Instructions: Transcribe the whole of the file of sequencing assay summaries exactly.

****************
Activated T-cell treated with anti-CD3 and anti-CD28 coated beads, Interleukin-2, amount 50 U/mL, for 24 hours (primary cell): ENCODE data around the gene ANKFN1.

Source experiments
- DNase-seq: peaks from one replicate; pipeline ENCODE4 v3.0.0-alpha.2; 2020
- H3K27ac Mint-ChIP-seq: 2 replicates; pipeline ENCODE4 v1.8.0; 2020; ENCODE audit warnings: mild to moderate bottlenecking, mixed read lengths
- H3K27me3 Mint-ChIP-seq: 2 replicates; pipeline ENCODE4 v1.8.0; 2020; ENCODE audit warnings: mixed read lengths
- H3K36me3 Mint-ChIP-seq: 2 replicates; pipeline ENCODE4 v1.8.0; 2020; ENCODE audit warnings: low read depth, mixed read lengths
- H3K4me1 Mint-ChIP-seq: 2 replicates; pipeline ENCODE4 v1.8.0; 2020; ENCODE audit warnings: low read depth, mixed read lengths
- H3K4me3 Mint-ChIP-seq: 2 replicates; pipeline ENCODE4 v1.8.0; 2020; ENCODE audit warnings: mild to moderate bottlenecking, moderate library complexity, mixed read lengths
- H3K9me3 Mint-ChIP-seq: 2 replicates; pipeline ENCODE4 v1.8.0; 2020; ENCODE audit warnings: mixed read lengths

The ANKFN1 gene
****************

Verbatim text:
Activated T-cell treated with anti-CD3 and anti-CD28 coated beads, Interleukin-2, amount 50 U/mL, for 24 hours (primary cell): ENCODE data around the gene ANKFN1.

Source experiments
- DNase-seq: peaks from one replicate; pipeline ENCODE4 v3.0.0-alpha.2; 2020
- H3K27ac Mint-ChIP-seq: 2 replicates; pipeline ENCODE4 v1.8.0; 2020; ENCODE audit warnings: mild to moderate bottlenecking, mixed read lengths
- H3K27me3 Mint-ChIP-seq: 2 replicates; pipeline ENCODE4 v1.8.0; 2020; ENCODE audit warnings: mixed read lengths
- H3K36me3 Mint-ChIP-seq: 2 replicates; pipeline ENCODE4 v1.8.0; 2020; ENCODE audit warnings: low read depth, mixed read lengths
- H3K4me1 Mint-ChIP-seq: 2 replicates; pipeline ENCODE4 v1.8.0; 2020; ENCODE audit warnings: low read depth, mixed read lengths
- H3K4me3 Mint-ChIP-seq: 2 replicates; pipeline ENCODE4 v1.8.0; 2020; ENCODE audit warnings: mild to moderate bottlenecking, moderate library complexity, mixed read lengths
- H3K9me3 Mint-ChIP-seq: 2 replicates; pipeline ENCODE4 v1.8.0; 2020; ENCODE audit warnings: mixed read lengths

The ANKFN1 gene